Marist Women's Soccer Team Holds Fundraiser for Friends of Jaclyn
The Marist Women's Soccer team held a fundraiser Saturday for the Friends of Jaclyn Foundation. As our Jackson Wang explains, it's all part of an effort to raise awareness of pediatric cancer.
POUGHKEEPSIE -- In 2004, Jaclyn Murphy was diagnosed with malignant brain tumor. She underwent serious treatments in order to beat the cancer. But throughout the process, Jaclyn had the support of a college lacrosse team.
“When my lacrosse coach saw I didn’t come back and found out why, he had a contact out at Northwestern,” Murphy said.
Jaclyn became an honorary member of the Northwestern University women's lacrosse team, receiving messages and phone calls from players and coaches. The Wildcats went on to finish that season undefeated and national champions.
As Jaclyn continued to battle cancer, she felt there's more that could be done to help others.
“This little girl sitting next to me in the waiting room was asking who keeps calling and texting you, and I said my friends and I turned to my dad and said we need to get this girl a team,” Murphy said.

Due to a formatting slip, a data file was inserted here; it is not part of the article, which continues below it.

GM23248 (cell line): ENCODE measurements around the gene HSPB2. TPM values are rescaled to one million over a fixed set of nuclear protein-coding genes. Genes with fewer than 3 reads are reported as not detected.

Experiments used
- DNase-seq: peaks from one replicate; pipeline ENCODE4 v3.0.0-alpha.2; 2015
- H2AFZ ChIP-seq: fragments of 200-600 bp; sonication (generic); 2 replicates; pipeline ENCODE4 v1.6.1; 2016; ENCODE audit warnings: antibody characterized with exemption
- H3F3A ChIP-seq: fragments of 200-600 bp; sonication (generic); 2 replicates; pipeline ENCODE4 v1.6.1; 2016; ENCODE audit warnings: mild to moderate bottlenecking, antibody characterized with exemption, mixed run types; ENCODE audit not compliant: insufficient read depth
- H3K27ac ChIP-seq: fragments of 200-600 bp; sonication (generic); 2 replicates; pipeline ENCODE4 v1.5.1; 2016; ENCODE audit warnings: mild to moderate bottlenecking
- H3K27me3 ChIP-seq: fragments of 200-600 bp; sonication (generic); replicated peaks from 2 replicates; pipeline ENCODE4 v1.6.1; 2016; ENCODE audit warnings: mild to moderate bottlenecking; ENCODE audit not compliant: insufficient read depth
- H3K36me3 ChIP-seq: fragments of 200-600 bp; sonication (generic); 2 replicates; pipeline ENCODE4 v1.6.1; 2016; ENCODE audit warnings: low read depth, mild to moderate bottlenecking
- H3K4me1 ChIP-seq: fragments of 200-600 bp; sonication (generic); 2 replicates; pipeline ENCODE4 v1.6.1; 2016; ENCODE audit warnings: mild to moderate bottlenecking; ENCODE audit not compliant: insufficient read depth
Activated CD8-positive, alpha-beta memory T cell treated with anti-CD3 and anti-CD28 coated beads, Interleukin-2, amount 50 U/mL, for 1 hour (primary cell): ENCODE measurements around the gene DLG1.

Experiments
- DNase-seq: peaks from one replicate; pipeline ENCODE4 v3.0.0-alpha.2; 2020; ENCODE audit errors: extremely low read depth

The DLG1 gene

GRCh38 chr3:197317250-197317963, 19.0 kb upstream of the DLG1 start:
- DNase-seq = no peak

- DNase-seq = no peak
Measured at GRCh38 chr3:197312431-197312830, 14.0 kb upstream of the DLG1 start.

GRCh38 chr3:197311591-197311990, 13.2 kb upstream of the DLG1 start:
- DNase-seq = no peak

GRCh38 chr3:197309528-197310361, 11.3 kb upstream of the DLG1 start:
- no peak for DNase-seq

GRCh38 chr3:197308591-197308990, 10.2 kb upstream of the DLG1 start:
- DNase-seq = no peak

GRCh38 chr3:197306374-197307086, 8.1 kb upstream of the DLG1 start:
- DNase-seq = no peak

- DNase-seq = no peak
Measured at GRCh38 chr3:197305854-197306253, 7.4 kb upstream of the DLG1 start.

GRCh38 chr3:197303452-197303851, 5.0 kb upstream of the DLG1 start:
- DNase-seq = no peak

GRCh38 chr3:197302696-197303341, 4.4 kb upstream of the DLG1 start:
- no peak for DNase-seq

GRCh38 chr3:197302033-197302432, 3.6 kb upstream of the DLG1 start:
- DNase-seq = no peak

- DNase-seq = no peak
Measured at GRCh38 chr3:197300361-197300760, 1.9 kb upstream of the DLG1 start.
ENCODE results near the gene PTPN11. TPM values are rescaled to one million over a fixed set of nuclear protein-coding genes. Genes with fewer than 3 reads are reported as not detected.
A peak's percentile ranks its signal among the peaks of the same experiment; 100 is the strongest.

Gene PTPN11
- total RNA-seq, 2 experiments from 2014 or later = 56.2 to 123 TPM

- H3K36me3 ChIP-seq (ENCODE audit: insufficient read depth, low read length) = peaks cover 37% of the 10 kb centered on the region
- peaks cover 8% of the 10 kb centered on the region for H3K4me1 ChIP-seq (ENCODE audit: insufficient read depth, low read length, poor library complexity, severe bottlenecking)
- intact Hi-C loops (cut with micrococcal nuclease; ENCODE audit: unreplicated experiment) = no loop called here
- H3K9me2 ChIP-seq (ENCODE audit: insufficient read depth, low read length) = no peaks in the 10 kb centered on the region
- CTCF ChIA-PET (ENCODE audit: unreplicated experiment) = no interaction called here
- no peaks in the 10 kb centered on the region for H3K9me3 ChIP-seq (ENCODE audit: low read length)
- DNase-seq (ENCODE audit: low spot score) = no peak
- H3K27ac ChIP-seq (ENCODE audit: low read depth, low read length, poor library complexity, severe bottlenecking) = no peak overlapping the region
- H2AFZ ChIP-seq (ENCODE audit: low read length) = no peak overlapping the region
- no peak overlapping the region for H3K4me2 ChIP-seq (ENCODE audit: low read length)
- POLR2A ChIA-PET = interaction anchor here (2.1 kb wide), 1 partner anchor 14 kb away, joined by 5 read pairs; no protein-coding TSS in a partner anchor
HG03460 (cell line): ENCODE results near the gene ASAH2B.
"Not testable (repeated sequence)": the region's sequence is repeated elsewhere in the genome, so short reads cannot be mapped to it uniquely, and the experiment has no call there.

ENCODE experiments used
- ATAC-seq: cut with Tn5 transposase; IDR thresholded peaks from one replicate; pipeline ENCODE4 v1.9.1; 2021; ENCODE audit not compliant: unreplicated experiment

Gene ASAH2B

“That’s when the lightbulb went off and I felt compelled to help these other children that are battling,” said Dennis Murphy, Jaclyn’s Father.
Soon after, her family started a foundation that pairs college teams with kids with brain tumors and called it "Friends of Jaclyn."
On Saturday, the Marist women's soccer team held a fundraiser for Jaclyn's foundation, who's now a senior at Marist College.
“They’ve done so much for our program and we’ve been humbled by the experience of having an adoptee ourselves that it’s only fair to find ways to support the organization,” said Kate Lyn, Marist Women’s Head Soccer Coach.
Four teams participated in scrimmages as a way to spread awareness and raise money for the foundation. The Marist Women's Lacrosse and Basketball team also took part in the fundraiser, which included raffles, games, and prizes for fans.
All proceeds went to Friends of Jaclyn.
“To me it’s amazing that she’s taking the time to do this and spread awareness and it means a lot that she’s honoring it for me,” Murphy said.
The foundation has paired nearly 700 families with college teams and as Jaclyn graduates this May with a degree in communications, she plans to continue to improve the quality of life for children battling cancer.
“Just the littlest card or call, just coming over, the littlest things mean so much to us cancer kids,” Murphy said.